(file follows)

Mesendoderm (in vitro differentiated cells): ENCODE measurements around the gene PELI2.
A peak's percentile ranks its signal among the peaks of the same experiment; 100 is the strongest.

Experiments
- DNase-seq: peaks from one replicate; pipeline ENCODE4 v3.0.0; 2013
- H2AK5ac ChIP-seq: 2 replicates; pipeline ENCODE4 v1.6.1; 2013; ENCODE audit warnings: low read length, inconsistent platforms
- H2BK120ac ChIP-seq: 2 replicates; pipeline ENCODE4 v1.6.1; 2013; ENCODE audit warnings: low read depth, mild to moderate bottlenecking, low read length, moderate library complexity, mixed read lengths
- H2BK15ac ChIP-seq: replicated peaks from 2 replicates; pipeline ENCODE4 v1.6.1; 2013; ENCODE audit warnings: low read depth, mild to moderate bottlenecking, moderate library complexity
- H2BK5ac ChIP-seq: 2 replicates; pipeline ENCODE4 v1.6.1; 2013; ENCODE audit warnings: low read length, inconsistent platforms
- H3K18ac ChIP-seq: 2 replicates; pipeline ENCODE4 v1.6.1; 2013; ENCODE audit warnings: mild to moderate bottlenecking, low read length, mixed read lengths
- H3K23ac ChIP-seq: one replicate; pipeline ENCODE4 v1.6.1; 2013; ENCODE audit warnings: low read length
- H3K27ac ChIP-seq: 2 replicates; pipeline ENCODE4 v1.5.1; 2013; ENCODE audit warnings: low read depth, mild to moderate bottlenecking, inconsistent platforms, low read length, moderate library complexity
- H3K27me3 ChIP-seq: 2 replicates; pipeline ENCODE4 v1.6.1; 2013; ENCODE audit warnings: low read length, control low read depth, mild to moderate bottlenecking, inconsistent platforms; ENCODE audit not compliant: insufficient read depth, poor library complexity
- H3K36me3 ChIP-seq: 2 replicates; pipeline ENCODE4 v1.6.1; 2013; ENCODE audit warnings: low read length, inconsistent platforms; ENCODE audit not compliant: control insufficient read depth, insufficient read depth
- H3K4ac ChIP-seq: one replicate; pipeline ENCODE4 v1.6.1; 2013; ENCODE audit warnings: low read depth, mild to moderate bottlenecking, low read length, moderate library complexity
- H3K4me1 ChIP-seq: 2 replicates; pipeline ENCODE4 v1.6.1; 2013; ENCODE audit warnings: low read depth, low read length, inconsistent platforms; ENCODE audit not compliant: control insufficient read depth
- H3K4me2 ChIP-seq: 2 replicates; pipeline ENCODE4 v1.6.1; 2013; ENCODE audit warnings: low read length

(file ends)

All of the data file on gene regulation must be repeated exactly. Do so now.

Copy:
Mesendoderm (in vitro differentiated cells): ENCODE measurements around the gene PELI2.
A peak's percentile ranks its signal among the peaks of the same experiment; 100 is the strongest.

Experiments
- DNase-seq: peaks from one replicate; pipeline ENCODE4 v3.0.0; 2013
- H2AK5ac ChIP-seq: 2 replicates; pipeline ENCODE4 v1.6.1; 2013; ENCODE audit warnings: low read length, inconsistent platforms
- H2BK120ac ChIP-seq: 2 replicates; pipeline ENCODE4 v1.6.1; 2013; ENCODE audit warnings: low read depth, mild to moderate bottlenecking, low read length, moderate library complexity, mixed read lengths
- H2BK15ac ChIP-seq: replicated peaks from 2 replicates; pipeline ENCODE4 v1.6.1; 2013; ENCODE audit warnings: low read depth, mild to moderate bottlenecking, moderate library complexity
- H2BK5ac ChIP-seq: 2 replicates; pipeline ENCODE4 v1.6.1; 2013; ENCODE audit warnings: low read length, inconsistent platforms
- H3K18ac ChIP-seq: 2 replicates; pipeline ENCODE4 v1.6.1; 2013; ENCODE audit warnings: mild to moderate bottlenecking, low read length, mixed read lengths
- H3K23ac ChIP-seq: one replicate; pipeline ENCODE4 v1.6.1; 2013; ENCODE audit warnings: low read length
- H3K27ac ChIP-seq: 2 replicates; pipeline ENCODE4 v1.5.1; 2013; ENCODE audit warnings: low read depth, mild to moderate bottlenecking, inconsistent platforms, low read length, moderate library complexity
- H3K27me3 ChIP-seq: 2 replicates; pipeline ENCODE4 v1.6.1; 2013; ENCODE audit warnings: low read length, control low read depth, mild to moderate bottlenecking, inconsistent platforms; ENCODE audit not compliant: insufficient read depth, poor library complexity
- H3K36me3 ChIP-seq: 2 replicates; pipeline ENCODE4 v1.6.1; 2013; ENCODE audit warnings: low read length, inconsistent platforms; ENCODE audit not compliant: control insufficient read depth, insufficient read depth
- H3K4ac ChIP-seq: one replicate; pipeline ENCODE4 v1.6.1; 2013; ENCODE audit warnings: low read depth, mild to moderate bottlenecking, low read length, moderate library complexity
- H3K4me1 ChIP-seq: 2 replicates; pipeline ENCODE4 v1.6.1; 2013; ENCODE audit warnings: low read depth, low read length, inconsistent platforms; ENCODE audit not compliant: control insufficient read depth
- H3K4me2 ChIP-seq: 2 replicates; pipeline ENCODE4 v1.6.1; 2013; ENCODE audit warnings: low read length